I slowed time

1997-2006
Three Gorges Dam, China*

You make lots of friends on the shelves in warehouses when you travel widely like I do. Having a truly exotic and fascinating tale to tell doesn’t hurt either. They make me repeat all the time.

It all started when NASA calculated that, with a little help from me, the spin of the Earth slowed down. A day is now 60 billionths of a second longer since they built the dam…

That rather astonishes my listeners and they often start thinking about what to do with all that saved time on their hands...not quite the right attitude, really.

Then they want to know about China and the Yangtze, Asia’s longest river. I have to tell them that never again have I seen so many people working together to build something. Over in China, there were a few superstitious people. They kept saying it wasn’t right to build something bigger than the Great Wall. The ancestors would be horrified. But the job needed doing. The Chinese had been toying with the idea since 1919. They even said that the ‘Great Helmsman,’ Mao Zedong, drew up sketches and planned projects when camped for the night during the Long March. It’s no secret that China’s hungry for energy. Clean if possible, thank you.

What could be cleaner than 84,700 GWh a year generated by a dam 185 metres high and more than 2 kilometres across? This is where my story gets moving… anticipation is the thing. Everyone’s attention is riveted on what comes next.

There was a problem to solve at the job site. A big one too. It had to do with the dam’s spillways. A formula had to be found for high-performance concrete. It had to have high resistance - just think of all the stones and debris a river like that drags along - and high, fluid consistency. A lot of trials were run on admixtures here at our company. At the end of the day, I, Mapefluid X404, was the best. It was great. I was ready to pack and head to China. Not so fast, they told me. The Chinese wanted to run some trials of their own just to be sure.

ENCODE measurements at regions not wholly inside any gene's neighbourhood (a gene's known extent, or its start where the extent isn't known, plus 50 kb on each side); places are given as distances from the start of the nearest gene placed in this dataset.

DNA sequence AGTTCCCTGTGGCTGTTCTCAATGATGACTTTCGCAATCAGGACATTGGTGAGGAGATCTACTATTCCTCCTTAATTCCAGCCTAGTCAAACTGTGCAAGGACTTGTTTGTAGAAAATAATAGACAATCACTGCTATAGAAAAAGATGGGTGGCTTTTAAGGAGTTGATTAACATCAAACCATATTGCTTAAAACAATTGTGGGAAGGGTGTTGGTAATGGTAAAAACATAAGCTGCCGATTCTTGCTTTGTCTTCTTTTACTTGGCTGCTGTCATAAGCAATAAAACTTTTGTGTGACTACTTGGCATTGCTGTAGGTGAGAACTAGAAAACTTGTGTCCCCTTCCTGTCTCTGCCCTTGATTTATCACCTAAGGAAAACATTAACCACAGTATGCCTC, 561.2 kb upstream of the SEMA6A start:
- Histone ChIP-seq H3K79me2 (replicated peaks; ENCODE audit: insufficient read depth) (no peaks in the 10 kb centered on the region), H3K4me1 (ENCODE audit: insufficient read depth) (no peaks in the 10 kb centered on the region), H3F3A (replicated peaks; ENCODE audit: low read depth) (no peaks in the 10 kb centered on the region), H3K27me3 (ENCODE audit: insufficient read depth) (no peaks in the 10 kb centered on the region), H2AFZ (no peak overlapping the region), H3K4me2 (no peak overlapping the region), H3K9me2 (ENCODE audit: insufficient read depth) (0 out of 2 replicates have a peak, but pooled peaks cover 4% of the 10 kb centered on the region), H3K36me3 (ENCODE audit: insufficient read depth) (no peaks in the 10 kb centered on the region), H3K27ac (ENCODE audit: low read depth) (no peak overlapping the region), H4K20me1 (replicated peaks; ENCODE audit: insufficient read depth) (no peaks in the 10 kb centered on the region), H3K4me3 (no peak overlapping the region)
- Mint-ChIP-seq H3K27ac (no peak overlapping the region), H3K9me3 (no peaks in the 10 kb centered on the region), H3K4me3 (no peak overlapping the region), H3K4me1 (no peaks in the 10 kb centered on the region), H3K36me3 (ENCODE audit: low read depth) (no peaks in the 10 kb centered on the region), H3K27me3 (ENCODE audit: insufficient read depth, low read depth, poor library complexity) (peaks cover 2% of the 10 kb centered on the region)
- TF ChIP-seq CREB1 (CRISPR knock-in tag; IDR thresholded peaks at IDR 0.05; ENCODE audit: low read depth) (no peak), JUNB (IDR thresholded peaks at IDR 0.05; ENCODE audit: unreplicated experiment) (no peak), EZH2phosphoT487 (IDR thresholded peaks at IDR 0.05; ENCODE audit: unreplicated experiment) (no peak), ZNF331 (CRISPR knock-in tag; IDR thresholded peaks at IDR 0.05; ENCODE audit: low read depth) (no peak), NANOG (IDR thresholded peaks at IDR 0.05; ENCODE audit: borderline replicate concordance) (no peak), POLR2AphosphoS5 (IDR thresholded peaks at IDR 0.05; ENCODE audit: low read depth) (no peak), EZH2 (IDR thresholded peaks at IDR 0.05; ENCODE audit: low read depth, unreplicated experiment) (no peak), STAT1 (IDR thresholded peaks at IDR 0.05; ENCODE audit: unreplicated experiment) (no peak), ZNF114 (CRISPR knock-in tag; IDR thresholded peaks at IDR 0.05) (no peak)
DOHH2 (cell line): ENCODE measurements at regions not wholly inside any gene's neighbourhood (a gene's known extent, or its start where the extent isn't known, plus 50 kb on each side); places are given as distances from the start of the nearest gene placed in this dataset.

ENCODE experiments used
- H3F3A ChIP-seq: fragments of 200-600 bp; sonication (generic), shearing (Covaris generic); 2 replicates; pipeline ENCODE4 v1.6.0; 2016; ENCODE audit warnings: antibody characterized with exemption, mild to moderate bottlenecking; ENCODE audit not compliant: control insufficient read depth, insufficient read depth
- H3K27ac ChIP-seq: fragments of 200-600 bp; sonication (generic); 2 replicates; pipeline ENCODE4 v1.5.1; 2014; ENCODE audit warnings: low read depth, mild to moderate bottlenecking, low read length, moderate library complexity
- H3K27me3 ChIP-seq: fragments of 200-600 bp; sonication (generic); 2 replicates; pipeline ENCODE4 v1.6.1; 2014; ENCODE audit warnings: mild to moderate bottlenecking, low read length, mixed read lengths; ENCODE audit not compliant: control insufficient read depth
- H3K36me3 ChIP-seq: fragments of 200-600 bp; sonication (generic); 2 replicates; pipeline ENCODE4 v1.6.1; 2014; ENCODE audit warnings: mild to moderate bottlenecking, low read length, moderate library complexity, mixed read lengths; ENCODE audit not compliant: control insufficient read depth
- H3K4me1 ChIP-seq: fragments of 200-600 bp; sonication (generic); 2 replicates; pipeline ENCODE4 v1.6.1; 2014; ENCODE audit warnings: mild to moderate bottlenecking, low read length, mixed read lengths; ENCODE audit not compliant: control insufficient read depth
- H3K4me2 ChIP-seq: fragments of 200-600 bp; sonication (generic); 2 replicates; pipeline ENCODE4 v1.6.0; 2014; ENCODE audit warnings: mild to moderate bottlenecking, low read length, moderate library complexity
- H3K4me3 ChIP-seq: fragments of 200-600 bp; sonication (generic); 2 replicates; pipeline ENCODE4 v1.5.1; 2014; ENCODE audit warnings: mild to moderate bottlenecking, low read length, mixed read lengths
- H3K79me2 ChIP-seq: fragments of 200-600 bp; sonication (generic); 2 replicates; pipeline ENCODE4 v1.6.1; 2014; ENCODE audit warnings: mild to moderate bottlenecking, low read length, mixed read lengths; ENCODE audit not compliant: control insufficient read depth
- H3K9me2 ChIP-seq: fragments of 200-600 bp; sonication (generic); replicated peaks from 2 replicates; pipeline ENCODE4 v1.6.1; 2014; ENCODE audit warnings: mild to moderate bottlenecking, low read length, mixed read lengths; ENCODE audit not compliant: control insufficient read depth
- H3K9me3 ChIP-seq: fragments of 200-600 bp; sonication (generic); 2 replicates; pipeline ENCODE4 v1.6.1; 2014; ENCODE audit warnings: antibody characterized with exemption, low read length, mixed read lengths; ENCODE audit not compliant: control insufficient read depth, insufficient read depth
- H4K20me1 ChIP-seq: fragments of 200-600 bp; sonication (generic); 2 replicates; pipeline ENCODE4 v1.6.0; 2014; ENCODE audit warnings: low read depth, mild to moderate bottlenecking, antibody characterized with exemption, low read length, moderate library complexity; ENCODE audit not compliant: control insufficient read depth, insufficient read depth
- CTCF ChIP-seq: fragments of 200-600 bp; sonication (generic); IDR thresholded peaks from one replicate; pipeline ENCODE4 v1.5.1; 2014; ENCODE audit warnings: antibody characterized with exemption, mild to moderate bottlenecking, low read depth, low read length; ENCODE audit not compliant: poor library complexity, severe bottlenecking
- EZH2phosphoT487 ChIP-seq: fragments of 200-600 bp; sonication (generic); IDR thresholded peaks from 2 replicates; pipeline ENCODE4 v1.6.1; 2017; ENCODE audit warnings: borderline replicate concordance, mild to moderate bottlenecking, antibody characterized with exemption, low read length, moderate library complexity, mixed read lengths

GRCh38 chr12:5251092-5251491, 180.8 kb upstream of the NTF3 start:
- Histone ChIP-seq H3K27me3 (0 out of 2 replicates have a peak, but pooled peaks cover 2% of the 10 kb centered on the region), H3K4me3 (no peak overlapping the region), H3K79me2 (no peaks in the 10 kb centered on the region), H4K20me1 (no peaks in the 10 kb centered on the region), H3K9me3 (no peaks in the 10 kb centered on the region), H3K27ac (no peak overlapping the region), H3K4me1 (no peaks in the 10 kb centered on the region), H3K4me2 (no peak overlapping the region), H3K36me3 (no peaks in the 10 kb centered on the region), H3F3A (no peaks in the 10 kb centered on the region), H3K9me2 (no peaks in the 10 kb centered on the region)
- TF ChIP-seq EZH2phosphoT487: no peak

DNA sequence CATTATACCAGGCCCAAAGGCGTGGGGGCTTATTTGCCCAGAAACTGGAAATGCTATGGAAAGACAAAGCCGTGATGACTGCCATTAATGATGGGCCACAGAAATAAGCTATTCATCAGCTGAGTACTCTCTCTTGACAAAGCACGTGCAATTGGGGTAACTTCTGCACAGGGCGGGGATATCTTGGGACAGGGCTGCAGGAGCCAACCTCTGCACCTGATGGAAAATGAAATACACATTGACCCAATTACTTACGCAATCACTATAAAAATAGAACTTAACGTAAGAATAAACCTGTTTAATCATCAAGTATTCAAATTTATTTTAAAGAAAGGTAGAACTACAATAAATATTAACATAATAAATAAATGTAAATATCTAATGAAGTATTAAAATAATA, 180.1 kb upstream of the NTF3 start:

So, they formed a committee to run tests on other products. Let me tell you, it was like the finals for the world championship of admixtures. The competition was edgy, the stakes were high. But when the going gets tough, the tough get going. That’s how I played it. Even the Chinese pegged me the winner.

A few years have passed since then and a lot of water has gone under the dam with my help. Proud is but a word. My colleagues treat me with all due respect, consult me on technical matters and, naturally, ask me to translate words on the signs of Chinese shops here in Milan. I’ve even become the leading expert on spring rolls in Mapei’s warehouses. It’s part of the job now too.

* Mapei decided to acquire a Chinese company for local materials manufacture and even more efficient supply and services for a project of such magnitude. In doing so, Mapei also wanted to make sure that the ethical principles under-pinning its corporate philosophy regarding personnel safety and environment concerns would be firmly installed along with its products and know-how.

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